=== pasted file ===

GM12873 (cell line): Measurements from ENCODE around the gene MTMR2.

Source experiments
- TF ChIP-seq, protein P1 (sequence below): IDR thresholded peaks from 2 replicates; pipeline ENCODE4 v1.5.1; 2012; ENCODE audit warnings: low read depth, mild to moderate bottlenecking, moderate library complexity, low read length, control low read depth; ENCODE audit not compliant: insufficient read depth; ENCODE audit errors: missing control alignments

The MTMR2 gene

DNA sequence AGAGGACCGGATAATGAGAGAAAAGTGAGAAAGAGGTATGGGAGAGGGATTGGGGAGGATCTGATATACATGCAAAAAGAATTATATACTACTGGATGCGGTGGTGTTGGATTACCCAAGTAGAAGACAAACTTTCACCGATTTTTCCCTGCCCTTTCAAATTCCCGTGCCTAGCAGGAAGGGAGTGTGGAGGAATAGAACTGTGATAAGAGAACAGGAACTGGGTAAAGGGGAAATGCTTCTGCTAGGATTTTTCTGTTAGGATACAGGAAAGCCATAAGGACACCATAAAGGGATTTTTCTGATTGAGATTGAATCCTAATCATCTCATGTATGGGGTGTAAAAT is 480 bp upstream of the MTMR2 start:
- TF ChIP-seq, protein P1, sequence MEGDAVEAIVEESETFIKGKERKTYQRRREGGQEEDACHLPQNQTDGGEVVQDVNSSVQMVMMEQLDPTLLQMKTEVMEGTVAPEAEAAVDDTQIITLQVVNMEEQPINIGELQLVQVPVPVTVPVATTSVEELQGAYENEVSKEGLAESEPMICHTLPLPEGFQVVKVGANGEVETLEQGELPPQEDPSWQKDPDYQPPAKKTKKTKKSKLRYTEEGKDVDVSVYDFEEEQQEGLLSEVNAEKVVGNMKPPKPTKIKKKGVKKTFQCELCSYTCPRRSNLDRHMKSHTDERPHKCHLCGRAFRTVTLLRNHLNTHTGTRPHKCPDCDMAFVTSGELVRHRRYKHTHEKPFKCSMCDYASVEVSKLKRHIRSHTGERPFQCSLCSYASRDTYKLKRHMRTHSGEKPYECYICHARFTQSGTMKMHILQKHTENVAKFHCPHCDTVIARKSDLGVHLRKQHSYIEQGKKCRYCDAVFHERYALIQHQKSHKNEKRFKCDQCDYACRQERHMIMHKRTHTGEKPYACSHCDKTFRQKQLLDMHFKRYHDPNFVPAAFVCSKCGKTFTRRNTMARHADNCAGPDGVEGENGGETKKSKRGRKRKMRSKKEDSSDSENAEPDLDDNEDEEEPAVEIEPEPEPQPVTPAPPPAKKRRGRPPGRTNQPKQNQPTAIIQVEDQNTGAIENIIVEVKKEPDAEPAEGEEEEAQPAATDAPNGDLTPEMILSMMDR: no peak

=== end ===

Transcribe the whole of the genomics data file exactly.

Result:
GM12873 (cell line): Measurements from ENCODE around the gene MTMR2.

Source experiments
- TF ChIP-seq, protein P1 (sequence below): IDR thresholded peaks from 2 replicates; pipeline ENCODE4 v1.5.1; 2012; ENCODE audit warnings: low read depth, mild to moderate bottlenecking, moderate library complexity, low read length, control low read depth; ENCODE audit not compliant: insufficient read depth; ENCODE audit errors: missing control alignments

The MTMR2 gene

DNA sequence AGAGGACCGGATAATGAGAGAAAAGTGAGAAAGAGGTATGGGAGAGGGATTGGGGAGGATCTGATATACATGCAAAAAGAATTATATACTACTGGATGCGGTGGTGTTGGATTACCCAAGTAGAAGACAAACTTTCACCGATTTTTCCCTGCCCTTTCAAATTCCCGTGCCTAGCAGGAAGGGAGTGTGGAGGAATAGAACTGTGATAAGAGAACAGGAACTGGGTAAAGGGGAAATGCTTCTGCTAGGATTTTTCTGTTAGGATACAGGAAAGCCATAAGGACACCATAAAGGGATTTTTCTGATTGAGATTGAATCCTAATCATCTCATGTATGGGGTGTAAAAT is 480 bp upstream of the MTMR2 start:
- TF ChIP-seq, protein P1, sequence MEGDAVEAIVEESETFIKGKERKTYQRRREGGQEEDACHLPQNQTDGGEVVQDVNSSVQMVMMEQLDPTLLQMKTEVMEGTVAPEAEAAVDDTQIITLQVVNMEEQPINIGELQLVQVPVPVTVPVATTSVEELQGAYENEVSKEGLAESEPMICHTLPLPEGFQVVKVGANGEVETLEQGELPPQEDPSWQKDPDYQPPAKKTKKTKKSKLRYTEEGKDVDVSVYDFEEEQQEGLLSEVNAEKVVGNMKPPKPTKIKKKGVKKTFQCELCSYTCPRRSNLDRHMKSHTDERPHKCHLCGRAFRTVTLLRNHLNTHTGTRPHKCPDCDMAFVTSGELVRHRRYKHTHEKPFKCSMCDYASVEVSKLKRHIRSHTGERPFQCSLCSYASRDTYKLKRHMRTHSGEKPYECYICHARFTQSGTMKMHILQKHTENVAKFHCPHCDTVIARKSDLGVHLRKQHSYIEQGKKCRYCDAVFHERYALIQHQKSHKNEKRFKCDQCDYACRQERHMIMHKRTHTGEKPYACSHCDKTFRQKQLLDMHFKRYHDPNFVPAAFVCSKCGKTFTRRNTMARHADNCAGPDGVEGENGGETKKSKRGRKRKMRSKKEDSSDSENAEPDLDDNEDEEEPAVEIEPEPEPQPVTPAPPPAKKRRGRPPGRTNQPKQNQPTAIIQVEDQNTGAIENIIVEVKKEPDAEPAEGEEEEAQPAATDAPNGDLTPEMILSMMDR: no peak